Netherstead Moat, Morton Bagot.
Netherstead Moat, a wide ditch ditch usually surrounding a building. It dates to the Post-Medieval period, and remains partially visible as an earthwork. It is situated at Netherstead, Morton Bagot.
1 16th century timber framed house.
3 In the 17th century this house was at the nucleus of a sub-manor of Morton Bagot, representing part of the holdings of the Holyoak family. The moat is rectangular in shape and may have fulfilled more of a status function in this instance. It is now dry but clearly visible, especially on the NE and SE of the house. At the front of the house it has been partly filled in by the construction of an access road and outbuildings, and on the NW has been partly destroyed by gardening. A linear pond lying parallel to the moat on the NW side appears to be a modern feature.
5 The moat is about 8-11m wide and 0.6 to 2m deep and is partially revetted. The moat is still deep on its SE and NE sides, but on SW and NW is only a shallow depression.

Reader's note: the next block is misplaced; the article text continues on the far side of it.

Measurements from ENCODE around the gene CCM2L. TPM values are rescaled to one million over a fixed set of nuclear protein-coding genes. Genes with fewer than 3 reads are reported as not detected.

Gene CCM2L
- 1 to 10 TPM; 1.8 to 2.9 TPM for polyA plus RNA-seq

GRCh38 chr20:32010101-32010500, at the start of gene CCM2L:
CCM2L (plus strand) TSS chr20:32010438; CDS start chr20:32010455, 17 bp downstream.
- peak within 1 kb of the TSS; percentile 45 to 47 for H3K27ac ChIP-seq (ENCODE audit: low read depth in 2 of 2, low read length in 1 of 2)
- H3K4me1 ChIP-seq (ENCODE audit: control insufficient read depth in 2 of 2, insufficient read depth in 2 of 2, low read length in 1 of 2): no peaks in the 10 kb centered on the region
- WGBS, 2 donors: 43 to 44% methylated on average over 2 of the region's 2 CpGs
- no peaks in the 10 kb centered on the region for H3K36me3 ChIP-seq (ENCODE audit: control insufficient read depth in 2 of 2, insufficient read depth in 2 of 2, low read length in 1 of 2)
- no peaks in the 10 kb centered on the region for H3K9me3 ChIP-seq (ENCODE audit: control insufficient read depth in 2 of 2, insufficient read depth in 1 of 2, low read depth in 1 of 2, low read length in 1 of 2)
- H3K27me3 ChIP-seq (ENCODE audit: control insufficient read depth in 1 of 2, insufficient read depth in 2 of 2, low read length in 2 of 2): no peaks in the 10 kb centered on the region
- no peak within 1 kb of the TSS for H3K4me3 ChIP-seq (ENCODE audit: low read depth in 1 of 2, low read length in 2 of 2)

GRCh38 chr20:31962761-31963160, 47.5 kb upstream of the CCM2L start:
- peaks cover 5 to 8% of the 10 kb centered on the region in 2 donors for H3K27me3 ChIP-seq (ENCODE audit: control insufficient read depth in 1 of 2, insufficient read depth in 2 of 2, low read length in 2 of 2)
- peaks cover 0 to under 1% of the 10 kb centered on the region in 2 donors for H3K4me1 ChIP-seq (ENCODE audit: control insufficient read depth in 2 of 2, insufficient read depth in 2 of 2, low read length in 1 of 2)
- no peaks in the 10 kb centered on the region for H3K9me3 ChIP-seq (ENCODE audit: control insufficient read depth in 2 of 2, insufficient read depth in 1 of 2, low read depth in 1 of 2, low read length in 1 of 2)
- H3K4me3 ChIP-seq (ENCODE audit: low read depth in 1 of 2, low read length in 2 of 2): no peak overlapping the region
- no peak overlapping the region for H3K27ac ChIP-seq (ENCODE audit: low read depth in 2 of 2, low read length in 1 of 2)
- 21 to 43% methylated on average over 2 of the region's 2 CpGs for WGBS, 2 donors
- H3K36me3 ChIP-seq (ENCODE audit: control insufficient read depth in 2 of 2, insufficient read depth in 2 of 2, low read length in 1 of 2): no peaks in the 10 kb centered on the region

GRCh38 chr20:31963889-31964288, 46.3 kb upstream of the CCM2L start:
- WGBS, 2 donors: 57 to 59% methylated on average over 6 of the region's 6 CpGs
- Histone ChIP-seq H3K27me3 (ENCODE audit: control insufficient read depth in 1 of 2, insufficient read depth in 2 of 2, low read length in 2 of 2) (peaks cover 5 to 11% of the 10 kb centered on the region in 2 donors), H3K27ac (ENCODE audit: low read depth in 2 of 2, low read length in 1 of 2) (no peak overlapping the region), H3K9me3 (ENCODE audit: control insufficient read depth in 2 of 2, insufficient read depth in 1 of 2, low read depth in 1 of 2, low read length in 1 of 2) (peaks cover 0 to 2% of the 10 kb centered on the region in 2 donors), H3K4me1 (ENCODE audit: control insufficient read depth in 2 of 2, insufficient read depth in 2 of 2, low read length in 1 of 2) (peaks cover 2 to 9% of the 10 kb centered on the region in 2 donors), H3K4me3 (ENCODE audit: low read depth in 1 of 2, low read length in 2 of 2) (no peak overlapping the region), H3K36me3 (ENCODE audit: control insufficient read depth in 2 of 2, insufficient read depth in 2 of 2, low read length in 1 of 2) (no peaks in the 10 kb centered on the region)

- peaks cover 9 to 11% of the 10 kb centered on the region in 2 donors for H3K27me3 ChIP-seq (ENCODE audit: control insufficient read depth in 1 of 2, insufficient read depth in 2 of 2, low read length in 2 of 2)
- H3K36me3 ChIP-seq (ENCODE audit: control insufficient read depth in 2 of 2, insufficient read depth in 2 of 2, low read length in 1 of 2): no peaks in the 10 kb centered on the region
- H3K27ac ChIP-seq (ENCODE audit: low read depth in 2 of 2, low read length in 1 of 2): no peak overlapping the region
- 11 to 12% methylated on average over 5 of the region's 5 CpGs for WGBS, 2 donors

7 Archaeological observation of trial trenches excavated through the presumed medieval moat of Netherstead Farm was able to determine that the earliest extant cut of the moat was 18th/19th century. The base of the moat ditch was lined with domestic rubbish of 18th/19th century date and only two residual medieval pottery sherds were recovered from the site. An 18th/19th century brick stable/barn with a cruck frame that straddled the moat in the position of a gatehouse may hold the key to determining if an earlier moat had previously existed. A further trench machined through the internal platform, adjacent to the house, revealed a sequence of make-up layers of post-medieval or later date.
8 Later work identified the original medieval moat and the remains of a wooden bridge preserved in anaerobic conditions at the base of the moat.
9 Drawing of the moat bridge.